many second control grids, in the presence of
constant plate potential, may be fed directly or
through ampli?ers, with the “brightness poten
tials” created by the 11: many scanning cells.
150 These will then govern the intensity prevailing at
any given instant of the plate current impulse
being ampli?ed at the same time in accordance
with the ampli?er function of the tube incidental
to the switch process, whereas the p many ?rst
tating cathode ray pencil 25, while the arrange
ment of the input of the transmitter ampli?er,
that is, the part comprising the conductor l3, 20
the resistor l5 and the tube It, has remained
unaltered. In this ?gure the numerals 9, H), ll,
52 . . . again denote the output resistances of
the amplifiers 5, 6, ‘l, 8 . . . (not again shown by
Fig. 2) across which the photoelectrically con 25
trolled brightness voltages of a line of elementary
areas or picture points result. The free ends of
the resistances are united with the 10 many elec
trodes ll, l6, l9, 29 . . . of the cathode ray tube‘
to which are coordinated p many grid-like coop
site the former. These systems act like p many
Faraday cages, the interior spaces of which are
rendered conductive sequentially by the cathode
ray pencil 25 penetrating therein. Each of these 35
grids merely ful?ll the function of opening and
closing or blocking the discharge path. All of
individual cells incidentally sets up a surge or
the discharge current surges exercise a control
ling action through a joint series resistance upon
impulse of current, the intensity of which is a
function of the fall of potential prevailing at a
the input tube of the transmitter ampli?er. The
given instant across the resistance (9, I0, ll,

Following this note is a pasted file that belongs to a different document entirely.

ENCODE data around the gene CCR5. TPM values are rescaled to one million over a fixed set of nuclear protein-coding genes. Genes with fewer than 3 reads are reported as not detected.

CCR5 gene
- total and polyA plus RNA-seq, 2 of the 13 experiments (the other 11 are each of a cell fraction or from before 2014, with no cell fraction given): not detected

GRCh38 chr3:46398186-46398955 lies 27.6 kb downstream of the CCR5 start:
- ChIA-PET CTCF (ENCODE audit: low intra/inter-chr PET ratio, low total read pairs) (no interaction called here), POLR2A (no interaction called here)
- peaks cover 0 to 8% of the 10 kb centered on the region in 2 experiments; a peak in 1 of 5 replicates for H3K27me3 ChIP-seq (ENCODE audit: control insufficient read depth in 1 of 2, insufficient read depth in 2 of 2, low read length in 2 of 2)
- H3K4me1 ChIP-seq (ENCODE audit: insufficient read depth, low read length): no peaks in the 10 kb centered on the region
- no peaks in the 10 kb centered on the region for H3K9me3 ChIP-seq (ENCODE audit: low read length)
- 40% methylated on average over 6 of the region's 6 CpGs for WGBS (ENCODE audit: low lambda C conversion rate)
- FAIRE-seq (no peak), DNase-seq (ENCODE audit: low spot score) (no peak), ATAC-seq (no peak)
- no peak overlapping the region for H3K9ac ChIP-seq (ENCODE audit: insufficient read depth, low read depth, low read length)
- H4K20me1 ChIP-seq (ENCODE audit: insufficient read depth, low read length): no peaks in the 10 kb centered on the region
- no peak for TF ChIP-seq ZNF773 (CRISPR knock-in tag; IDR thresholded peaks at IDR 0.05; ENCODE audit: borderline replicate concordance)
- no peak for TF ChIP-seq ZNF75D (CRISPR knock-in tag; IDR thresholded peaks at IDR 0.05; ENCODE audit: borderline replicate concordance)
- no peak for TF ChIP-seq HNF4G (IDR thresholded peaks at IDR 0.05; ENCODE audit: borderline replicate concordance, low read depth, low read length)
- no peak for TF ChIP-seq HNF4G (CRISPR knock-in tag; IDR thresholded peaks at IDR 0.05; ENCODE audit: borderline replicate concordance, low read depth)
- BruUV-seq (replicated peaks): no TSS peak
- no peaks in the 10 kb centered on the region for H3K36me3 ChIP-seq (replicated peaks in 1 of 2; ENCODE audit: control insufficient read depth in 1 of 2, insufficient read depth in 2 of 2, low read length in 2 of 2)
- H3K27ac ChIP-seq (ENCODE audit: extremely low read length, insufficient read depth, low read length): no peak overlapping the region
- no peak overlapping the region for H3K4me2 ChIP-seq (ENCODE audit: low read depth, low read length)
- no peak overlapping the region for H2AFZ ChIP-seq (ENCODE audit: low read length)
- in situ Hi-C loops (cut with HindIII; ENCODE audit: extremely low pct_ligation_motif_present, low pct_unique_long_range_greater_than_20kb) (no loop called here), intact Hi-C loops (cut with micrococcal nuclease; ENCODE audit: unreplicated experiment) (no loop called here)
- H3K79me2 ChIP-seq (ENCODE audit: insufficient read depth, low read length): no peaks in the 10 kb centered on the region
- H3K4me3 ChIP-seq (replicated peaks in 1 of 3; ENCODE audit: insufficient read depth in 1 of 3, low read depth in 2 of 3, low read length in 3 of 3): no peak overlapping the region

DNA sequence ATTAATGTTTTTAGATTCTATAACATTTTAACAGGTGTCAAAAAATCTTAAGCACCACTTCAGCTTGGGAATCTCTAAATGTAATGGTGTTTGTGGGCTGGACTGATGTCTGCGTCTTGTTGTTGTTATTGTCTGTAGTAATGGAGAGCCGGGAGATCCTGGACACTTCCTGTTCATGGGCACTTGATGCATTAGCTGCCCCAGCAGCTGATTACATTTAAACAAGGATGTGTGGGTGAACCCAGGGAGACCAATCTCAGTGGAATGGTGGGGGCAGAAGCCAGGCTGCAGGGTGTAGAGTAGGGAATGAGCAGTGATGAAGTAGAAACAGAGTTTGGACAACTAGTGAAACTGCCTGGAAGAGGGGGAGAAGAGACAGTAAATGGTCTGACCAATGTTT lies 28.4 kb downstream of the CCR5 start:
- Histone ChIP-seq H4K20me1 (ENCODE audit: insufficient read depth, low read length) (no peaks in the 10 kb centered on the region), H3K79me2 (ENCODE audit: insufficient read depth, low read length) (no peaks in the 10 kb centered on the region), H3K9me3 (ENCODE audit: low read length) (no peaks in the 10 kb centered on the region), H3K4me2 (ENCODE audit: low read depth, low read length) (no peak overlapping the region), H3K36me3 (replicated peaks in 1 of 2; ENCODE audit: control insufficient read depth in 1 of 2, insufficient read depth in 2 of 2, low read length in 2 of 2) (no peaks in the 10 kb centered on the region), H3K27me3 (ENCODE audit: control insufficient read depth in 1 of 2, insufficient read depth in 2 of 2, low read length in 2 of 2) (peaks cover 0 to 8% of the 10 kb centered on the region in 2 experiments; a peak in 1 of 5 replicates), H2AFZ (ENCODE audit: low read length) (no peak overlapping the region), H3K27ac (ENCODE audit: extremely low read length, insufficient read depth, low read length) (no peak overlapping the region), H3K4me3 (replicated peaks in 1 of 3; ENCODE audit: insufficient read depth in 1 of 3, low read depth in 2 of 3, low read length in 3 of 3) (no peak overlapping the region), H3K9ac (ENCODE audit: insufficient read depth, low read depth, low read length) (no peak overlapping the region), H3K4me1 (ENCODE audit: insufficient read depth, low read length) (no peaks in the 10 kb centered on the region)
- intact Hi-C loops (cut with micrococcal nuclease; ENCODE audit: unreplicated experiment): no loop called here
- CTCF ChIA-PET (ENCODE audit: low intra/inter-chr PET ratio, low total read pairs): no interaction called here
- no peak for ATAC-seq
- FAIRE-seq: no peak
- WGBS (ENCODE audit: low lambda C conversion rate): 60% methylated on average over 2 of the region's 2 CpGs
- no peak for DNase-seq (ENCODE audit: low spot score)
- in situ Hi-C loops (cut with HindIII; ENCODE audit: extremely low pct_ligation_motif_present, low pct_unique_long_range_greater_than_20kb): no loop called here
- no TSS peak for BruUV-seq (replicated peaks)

40 tube arrangement as here described, however, is
30
erating electrodes 2!, 22, 23, 24 . . . placed oppo
52 . . .) coordinated thereto.
40
Having thus described the invention, what is
capable of a great many modi?cations in accord
ance with rules and laws known in the art.
The re-conversion at the receiving end of the
is the following:
sequence of impulses sent from the transmitter
end into a time parallel control of 110 many chan
translating elements positioned in line formation, 45
nels, fundamentally speaking, is accomplishable
an ampli?er system connected with each. of said
in accordance with the same scheme as at the
elements, said ampli?ers each having a time con
stant circuit associated therewith in the order
of the time duration of each scanning line, a load
circuit, and an inertialess high speed switching 50
sending end. In the receiver system a switch
pencil which is modulated in its intensity by the
electrical signals corresponds to the switch pencil
of constant intensity at the transmitter end.
Reference may now be had more speci?cally
to the forms of the invention exempli?ed and
schematically illustrated by Figs. 1 and 2 of the
drawing. Considering ?rst Fig. 1, the pick-up
photoelectric cells are indicated at l, 2, 3,